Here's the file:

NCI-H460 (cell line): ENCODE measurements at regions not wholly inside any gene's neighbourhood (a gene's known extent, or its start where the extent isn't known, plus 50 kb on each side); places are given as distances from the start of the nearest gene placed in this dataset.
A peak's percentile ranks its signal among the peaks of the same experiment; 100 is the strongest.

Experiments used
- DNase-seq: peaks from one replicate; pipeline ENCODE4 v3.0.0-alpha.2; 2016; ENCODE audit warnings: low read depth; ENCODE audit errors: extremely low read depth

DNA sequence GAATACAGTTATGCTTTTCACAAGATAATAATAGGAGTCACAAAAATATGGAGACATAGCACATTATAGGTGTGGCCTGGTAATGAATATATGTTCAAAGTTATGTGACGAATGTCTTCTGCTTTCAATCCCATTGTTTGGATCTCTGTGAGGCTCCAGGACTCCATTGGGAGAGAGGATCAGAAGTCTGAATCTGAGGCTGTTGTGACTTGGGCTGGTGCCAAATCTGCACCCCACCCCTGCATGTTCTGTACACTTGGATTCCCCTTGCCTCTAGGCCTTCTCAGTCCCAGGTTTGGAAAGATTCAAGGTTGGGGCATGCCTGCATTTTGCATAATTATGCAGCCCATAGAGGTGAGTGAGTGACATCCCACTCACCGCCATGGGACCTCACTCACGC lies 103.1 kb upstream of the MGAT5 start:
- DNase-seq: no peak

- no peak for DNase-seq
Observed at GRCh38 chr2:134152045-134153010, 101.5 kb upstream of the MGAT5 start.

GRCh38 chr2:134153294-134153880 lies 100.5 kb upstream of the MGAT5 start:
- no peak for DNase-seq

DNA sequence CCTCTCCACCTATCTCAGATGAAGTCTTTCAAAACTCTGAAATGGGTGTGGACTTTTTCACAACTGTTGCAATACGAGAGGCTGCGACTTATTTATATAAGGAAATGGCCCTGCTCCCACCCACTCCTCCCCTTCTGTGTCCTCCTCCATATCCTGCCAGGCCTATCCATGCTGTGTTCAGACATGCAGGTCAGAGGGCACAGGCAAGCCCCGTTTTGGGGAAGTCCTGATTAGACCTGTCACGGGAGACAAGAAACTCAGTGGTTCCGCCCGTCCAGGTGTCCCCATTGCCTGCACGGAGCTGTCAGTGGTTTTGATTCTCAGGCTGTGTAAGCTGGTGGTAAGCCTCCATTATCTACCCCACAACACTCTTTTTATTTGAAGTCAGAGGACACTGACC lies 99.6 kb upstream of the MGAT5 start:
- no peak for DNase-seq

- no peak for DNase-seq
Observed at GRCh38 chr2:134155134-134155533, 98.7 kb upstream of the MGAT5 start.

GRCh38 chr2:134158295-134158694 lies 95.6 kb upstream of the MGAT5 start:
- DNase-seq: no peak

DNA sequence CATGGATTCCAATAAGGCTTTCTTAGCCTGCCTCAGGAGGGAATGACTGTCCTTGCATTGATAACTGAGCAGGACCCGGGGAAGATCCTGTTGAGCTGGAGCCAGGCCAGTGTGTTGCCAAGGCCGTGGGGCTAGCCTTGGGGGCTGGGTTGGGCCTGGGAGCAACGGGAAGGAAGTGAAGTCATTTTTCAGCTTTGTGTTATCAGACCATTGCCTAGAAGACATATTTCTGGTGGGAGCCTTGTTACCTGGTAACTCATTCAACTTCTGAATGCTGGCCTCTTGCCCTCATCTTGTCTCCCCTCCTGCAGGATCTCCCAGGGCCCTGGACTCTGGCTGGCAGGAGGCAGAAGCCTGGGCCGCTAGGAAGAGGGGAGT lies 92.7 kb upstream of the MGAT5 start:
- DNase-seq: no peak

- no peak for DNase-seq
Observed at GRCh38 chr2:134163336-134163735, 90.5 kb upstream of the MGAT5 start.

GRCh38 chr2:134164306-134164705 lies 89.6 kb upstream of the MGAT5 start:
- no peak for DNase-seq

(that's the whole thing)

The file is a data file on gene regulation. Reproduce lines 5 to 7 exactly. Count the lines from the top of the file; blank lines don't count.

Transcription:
DNA sequence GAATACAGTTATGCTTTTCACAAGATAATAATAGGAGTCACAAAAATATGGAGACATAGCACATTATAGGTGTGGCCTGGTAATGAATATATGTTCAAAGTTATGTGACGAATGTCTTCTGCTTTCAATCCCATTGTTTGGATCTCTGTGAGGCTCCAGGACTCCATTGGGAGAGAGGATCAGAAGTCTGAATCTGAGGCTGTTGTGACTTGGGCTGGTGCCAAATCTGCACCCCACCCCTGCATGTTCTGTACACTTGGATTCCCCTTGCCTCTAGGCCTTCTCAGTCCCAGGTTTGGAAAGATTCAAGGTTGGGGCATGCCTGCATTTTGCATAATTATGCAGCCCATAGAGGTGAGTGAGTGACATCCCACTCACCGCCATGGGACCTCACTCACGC lies 103.1 kb upstream of the MGAT5 start:
- DNase-seq: no peak

- no peak for DNase-seq